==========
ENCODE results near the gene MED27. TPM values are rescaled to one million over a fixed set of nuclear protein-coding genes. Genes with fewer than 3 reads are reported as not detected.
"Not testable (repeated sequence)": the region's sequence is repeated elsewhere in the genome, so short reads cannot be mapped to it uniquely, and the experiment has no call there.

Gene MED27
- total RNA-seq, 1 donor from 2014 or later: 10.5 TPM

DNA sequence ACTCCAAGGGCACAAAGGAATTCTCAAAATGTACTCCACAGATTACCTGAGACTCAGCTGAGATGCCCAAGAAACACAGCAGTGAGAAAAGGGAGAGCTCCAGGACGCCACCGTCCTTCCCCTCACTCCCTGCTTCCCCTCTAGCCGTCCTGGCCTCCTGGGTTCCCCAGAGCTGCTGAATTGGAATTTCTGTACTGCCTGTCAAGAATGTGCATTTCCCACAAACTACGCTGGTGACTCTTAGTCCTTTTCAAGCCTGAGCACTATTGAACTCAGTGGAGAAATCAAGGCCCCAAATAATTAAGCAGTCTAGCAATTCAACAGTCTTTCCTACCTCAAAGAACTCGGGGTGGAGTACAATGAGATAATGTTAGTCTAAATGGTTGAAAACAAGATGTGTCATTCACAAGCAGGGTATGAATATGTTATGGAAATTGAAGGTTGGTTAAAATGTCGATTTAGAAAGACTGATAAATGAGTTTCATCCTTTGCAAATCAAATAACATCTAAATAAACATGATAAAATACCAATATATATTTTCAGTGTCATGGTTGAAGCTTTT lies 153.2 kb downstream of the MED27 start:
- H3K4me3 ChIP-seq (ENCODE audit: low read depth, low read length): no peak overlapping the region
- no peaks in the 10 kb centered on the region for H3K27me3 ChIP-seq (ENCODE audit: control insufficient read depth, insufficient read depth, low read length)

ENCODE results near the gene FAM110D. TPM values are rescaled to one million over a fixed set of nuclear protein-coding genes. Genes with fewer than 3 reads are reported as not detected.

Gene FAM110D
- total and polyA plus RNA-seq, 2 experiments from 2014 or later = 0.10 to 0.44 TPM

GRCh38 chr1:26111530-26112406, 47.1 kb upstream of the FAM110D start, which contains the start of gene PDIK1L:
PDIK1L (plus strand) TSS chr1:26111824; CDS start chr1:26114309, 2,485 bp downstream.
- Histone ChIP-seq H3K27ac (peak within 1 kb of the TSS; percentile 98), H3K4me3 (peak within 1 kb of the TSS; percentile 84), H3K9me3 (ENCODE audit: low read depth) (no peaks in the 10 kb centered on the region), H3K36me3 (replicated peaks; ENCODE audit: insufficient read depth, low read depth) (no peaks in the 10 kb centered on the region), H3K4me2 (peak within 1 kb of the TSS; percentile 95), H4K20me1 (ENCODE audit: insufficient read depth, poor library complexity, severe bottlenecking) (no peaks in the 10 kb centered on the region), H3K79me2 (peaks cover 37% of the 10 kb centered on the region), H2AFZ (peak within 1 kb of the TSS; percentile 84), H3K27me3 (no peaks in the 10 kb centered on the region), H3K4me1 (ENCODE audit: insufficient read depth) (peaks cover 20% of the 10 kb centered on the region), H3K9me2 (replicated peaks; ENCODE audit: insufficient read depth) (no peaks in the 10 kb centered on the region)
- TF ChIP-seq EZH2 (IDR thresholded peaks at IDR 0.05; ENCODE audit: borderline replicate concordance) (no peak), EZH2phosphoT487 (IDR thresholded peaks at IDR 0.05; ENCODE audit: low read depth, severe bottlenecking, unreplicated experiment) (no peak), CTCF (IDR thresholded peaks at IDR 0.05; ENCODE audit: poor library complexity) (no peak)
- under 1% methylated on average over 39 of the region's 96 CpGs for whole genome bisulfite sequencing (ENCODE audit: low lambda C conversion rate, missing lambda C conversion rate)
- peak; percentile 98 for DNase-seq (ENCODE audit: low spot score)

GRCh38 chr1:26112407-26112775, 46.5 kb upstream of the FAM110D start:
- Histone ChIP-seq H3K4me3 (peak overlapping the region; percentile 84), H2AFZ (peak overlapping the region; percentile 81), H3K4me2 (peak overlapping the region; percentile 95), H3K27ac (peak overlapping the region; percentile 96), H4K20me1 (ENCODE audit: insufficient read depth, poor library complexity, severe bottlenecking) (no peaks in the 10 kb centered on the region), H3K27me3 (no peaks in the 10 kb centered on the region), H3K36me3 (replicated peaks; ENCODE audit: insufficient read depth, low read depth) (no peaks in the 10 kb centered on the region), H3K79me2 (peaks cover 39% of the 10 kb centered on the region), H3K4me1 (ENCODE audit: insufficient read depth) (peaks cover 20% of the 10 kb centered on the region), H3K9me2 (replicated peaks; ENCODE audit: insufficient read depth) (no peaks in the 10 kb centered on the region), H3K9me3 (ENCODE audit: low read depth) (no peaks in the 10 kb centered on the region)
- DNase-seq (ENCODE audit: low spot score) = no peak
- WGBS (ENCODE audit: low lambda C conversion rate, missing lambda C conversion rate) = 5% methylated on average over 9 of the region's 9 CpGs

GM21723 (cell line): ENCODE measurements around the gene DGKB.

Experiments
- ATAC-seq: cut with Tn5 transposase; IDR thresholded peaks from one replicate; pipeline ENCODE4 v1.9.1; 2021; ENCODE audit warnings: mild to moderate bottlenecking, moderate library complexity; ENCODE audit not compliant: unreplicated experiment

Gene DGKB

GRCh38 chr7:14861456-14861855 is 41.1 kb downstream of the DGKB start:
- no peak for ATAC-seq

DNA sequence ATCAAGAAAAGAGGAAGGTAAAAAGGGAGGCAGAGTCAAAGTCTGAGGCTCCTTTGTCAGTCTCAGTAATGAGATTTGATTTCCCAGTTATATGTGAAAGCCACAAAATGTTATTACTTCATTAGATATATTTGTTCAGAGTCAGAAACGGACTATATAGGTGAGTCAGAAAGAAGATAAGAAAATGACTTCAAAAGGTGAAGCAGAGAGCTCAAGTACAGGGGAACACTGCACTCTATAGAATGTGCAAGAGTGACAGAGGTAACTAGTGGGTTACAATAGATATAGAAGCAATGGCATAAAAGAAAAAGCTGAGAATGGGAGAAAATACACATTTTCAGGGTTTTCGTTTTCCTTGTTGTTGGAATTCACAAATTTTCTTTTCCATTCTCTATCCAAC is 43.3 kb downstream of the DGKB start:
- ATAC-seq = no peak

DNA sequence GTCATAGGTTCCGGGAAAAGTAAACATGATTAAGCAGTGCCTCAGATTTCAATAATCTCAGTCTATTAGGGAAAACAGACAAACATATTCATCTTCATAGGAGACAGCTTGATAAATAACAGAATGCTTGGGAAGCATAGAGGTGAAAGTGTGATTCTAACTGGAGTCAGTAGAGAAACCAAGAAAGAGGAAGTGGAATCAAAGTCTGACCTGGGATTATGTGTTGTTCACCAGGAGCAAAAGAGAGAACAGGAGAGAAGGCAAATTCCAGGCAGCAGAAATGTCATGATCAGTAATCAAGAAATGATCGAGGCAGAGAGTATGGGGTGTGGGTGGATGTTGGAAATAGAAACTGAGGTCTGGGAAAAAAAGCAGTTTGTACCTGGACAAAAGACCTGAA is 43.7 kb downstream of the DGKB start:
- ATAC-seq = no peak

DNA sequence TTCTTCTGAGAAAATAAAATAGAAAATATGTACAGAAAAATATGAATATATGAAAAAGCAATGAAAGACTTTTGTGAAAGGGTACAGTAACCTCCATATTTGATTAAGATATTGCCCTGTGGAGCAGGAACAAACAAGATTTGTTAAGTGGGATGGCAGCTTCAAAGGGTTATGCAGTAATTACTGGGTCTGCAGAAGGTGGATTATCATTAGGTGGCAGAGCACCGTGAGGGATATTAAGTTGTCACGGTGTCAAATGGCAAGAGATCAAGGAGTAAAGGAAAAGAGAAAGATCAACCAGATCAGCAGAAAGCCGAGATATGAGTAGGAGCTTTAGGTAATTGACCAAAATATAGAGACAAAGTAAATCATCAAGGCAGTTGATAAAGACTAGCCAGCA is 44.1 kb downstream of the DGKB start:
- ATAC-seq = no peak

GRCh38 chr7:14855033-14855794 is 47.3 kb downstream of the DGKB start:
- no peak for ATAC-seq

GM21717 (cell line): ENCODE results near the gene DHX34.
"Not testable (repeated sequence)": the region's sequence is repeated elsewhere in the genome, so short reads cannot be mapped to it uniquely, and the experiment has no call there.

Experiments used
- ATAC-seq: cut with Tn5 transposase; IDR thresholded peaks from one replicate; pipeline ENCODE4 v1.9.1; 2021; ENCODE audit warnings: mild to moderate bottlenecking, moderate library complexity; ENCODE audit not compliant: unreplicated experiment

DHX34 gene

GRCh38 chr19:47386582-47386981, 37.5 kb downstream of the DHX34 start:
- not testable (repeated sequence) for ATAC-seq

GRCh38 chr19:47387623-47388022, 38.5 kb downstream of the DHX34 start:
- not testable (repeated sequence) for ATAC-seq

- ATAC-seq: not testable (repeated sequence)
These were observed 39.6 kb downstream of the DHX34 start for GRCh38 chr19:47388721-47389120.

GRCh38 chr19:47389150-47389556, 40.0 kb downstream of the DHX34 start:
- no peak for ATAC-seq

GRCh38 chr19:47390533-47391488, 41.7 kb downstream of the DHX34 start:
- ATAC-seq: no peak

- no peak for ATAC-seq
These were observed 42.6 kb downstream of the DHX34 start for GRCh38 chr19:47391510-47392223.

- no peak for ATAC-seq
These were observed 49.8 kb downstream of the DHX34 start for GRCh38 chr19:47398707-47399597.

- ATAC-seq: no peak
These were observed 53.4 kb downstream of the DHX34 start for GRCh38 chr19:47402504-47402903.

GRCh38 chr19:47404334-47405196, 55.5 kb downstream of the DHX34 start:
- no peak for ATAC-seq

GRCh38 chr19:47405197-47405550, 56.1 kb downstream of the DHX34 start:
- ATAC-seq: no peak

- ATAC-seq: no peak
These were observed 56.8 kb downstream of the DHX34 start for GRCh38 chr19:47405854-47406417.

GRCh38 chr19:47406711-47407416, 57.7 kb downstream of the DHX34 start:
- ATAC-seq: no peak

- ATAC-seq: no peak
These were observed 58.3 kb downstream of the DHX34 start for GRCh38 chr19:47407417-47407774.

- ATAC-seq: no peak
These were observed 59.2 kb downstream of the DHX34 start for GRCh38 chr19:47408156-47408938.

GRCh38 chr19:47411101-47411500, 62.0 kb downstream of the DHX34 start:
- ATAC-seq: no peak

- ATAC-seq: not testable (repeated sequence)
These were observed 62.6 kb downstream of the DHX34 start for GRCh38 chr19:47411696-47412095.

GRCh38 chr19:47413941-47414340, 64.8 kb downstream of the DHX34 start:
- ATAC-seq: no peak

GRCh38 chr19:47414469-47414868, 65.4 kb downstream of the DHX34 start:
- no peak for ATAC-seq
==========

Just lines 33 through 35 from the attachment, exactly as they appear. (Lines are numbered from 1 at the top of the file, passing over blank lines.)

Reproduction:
GRCh38 chr7:14855033-14855794 is 47.3 kb downstream of the DGKB start:
- no peak for ATAC-seq

GM21717 (cell line): ENCODE results near the gene DHX34.